DOI: 10.1161/circ.148.suppl_1.309 ISSN: 0009-7322

Abstract 309: The Hiccup Method for BLS HPCPR for Pediatric Cardiac Arrest: Description of Technique and Quality Metrics in Simulated Pediatric Out of Hospital Cardiac Arrest (OHCA)

Karen O'Connell, Jennifer Anders, Camille Anderson, Cyndy Wright Johnson
  • Physiology (medical)
  • Cardiology and Cardiovascular Medicine

Key principles of high-performance CPR (HPCPR) include optimizing rate and depth of chest compressions, and minimizing pauses. Maryland EMS sought compromise to translate existing adult HPCPR protocol to accommodate AHA 15:2 compression: ventilation ratio pediatric recommendations. The resulting “Maryland Hiccup” method of HPCPR delivers 1 ventilation on each upstrokes after compressions 14 and 15, resulting in nearly continuous compressions. We sought to determine how the Maryland Hiccup (MH) style of CPR compares to the standard AHA 15:2 (AHA) style in simulated pediatric CPR performed by EMS clinicians.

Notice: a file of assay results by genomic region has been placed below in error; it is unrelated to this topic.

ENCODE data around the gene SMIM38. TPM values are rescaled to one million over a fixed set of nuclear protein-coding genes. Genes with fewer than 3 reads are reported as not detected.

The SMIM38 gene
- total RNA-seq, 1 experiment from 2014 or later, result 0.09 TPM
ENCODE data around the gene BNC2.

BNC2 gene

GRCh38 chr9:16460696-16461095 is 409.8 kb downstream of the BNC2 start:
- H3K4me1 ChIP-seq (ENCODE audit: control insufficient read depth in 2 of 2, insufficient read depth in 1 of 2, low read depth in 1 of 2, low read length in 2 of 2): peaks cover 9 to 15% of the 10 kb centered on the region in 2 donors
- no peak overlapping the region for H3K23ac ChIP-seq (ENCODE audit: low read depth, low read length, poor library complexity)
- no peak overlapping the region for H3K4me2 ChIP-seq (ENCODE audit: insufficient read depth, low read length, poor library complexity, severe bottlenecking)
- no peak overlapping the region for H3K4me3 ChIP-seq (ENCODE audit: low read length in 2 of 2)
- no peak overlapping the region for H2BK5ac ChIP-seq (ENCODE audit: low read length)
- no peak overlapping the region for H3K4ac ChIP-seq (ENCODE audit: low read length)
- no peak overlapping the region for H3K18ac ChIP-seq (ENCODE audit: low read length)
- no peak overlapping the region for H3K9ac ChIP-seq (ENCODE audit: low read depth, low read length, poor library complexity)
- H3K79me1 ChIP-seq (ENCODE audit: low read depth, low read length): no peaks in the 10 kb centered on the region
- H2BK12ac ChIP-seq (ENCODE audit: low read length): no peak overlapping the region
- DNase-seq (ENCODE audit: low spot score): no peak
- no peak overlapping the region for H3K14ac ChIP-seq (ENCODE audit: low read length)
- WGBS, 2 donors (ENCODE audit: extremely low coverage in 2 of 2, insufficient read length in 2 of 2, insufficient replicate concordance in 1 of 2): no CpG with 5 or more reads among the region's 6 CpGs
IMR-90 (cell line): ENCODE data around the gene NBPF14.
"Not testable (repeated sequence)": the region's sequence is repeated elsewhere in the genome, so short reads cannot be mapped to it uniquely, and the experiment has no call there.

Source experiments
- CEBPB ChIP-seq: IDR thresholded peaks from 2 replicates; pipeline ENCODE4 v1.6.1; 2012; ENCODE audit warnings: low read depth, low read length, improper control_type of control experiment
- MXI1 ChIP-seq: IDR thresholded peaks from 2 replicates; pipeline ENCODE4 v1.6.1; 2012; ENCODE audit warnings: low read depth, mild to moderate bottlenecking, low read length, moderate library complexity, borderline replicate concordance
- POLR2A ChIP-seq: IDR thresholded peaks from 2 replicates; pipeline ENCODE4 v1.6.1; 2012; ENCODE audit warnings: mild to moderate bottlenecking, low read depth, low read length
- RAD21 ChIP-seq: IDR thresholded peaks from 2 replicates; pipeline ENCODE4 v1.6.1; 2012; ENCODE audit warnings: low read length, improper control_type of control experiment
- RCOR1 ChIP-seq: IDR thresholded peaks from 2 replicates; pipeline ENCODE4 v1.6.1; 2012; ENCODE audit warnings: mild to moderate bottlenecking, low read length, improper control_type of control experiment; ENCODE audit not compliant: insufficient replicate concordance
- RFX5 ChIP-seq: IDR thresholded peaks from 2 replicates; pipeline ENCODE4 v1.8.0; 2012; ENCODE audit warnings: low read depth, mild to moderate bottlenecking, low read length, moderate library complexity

Methods: Teams of 2-person EMS providers utilized a child -size medium fidelity manikin to perform four-minute cycles of HPCPR. Teams were randomly assigned 2 cycles in either MH or AHA style, then crossed over to the other style. HPCPR performance metrics were compared: compression fraction, no flow time, rate, depth, and ventilation rate and volume using student’s t-test.

Results: Thirty-eight clinicians (22 BLS, 16 ALS) participated. Both compression fraction (80% with AHA vs 98% with MH, p < .001) and no flow time (2.79 seconds with AHA vs 0.16 seconds with MH, p<.001) were improved with MH technique. Overall compressions were deeper than the recommended 2 inches or 5 cm, with AHA than MH (63mm vs 60mm respectively, p=0.01, Table 1). No differences were noted in compression rate, ventilation rate or ventilation volume.

Conclusions: The Maryland Hiccup style of HPCPR with synchronized ventilations interspersed with chest compressions significantly improves CPR quality metrics in simulated pediatric CPR by EMS clinicians. While the CCF was superior with the MH method (98%), the chest compression depth was shallower than the AHA method by 3mm. How this translates to changes in actual patient outcomes has yet to be determined. Further study is warranted to explore physiologic benefits and patient outcome.

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